Yesterday night, another great impromptu conversation with strangers near a firepit led to enthusiasm about my thesis of a new operating system for humanity. I love engaging with people from all walks of life to convey and ensure they fully understand the thesis of systemically improving the excellence of humanity.
Every time I have those conversations and I persuade people there is a better way for humanity to live, the question comes up if our government can change course. My answer is always; I do not know. In the same way, I did not know where our first customer would come from when I built startup companies in Silicon Valley. Truth has its own way of attracting customers.
In other words, one must first invent a plausible way to change before addressing who is best suited to implement such change. The tenacity to expand my proximal development led me to understand how human constructs adopted across the world violate nature’s principles. That violation is the cause of why human tactics are so detrimental to our survival.
I can tell you about nature’s truth and first-principles until the cows come home. Yet, I cannot be held responsible for the proximal development of others, or lack thereof, to institute and enforce societal change.
Whether the government will change is dependent on the proximal development of its individual members. Those members of government then corralling themselves around fundamental change that can no longer be denied. There is hope for the federal government well-known to rely on twenty-year-old interns to craft policy.
In the words of Martin Luther King, we need first to point to the mountain top we wish to climb. Whether I will get there with you is not up to me.
It is a misconception that government is the only or most important conductor of societal change. Governments have a way of making themselves feel important, you know, while they are seldom aware of what really goes on under the hood of humanity.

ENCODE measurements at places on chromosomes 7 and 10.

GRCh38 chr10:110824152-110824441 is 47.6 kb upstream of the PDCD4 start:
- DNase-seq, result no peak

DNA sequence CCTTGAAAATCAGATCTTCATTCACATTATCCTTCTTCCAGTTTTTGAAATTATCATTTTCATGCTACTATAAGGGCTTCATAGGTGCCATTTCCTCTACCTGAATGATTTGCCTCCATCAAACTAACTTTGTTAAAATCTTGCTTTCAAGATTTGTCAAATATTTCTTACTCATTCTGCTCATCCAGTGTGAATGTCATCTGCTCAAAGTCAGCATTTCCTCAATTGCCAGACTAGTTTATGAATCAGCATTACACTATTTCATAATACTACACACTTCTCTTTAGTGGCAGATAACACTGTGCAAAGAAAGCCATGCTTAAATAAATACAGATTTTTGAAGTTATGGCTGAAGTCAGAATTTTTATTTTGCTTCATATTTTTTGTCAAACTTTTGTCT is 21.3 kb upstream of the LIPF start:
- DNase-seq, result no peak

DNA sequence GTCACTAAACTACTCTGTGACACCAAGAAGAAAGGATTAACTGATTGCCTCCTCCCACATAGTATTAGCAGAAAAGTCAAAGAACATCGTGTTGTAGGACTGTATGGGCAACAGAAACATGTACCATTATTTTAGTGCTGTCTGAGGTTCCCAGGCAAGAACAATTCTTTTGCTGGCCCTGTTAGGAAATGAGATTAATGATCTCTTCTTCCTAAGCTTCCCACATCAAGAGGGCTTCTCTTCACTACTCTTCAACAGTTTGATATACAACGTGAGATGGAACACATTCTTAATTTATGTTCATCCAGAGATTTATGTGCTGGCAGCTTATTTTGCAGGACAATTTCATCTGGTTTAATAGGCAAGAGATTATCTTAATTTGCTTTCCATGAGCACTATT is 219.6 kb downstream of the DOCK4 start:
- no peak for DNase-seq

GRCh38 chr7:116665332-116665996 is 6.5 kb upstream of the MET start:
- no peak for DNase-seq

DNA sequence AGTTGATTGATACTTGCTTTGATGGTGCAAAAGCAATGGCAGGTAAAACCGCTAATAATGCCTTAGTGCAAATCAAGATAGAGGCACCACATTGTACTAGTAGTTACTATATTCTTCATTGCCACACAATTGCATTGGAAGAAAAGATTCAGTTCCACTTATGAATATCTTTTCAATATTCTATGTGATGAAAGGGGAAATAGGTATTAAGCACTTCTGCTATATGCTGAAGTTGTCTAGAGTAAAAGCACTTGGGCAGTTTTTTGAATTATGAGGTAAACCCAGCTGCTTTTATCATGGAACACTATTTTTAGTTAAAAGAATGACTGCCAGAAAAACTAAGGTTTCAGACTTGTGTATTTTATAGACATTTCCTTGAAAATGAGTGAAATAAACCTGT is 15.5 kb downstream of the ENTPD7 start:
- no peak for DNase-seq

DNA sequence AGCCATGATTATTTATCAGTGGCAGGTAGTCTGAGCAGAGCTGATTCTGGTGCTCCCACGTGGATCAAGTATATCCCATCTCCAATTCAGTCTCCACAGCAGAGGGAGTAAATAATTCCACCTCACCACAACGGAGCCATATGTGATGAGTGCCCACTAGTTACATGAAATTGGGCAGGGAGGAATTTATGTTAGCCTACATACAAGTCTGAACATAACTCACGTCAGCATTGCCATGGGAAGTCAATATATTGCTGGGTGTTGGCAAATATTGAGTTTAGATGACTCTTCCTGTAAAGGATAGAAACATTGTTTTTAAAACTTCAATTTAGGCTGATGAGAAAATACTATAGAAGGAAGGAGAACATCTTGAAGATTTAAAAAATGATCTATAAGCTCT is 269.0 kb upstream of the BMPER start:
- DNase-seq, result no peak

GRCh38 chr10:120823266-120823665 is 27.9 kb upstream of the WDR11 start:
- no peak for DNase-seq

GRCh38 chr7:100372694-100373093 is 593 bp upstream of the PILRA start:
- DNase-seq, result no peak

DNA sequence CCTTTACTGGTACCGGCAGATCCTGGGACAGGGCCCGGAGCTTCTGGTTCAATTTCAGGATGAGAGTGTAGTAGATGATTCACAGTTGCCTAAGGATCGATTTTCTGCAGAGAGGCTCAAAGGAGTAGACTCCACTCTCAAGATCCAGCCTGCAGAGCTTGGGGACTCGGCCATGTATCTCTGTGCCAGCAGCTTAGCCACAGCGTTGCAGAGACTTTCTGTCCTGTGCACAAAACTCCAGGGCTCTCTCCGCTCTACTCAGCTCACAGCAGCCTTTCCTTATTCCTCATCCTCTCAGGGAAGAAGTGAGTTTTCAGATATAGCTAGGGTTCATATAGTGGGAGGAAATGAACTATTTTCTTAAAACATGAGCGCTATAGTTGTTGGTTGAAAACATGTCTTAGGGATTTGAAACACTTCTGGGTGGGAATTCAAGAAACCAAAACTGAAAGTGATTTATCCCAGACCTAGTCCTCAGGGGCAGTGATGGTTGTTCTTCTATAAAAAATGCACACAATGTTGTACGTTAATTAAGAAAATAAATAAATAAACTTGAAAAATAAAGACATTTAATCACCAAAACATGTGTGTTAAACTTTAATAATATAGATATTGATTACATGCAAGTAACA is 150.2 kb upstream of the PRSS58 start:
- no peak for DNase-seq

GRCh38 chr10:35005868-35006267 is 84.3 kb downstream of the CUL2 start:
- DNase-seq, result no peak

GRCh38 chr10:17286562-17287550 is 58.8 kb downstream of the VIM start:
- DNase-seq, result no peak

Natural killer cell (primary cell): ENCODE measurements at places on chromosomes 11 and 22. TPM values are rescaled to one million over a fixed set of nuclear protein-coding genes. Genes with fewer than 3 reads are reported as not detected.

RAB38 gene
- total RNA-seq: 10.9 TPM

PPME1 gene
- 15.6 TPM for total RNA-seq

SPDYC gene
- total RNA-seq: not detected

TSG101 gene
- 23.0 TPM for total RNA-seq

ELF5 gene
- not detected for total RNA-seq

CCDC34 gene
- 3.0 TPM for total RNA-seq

Under the cover of governmental ignorance, financiers actually play a bigger role in societal change than government. In the U.S., with finance eleven times the size of production, the vast amounts of money institutional investors deploy instantly expand human ingenuity and capacity without the need for democratic consent.
And then there are the peoples, 99.999999999% of the world’s population negatively affected by the flawed policies derived from an aimless humanitarian agenda. We have no game plan for humanity today, except for ours, that can save humanity from itself.
There comes a time when the fourteen-year-old kid from Uzbekistan who contacted us gets his day in a humanitarian court to explain what life the next generation truly deserves.
The precedents of change do not look good, I must admit. But the truths conveyed by past suppositions of change have not looked great either.
For example, Greta Thunberg’s attempts to combat climate change are misplaced because her truth is. Climate change is a consequence of nature’s irreversible entropy at its cause. And one ought not to expect to fix the causation of climate change from the noble attempts to diminish its many undesirable consequences.
My point is, the possibility of change should not be correlated to the many precedents attempting to sell nature’s untruths.
Change Gonna Come
So, when truths be told, and the rising tides reach our throats, I believe humanity will change. The sooner, the better. And when humanity looks for change, I am convinced it will use my thesis, as the cleanliest mirror to nature’s thesis, to determine how.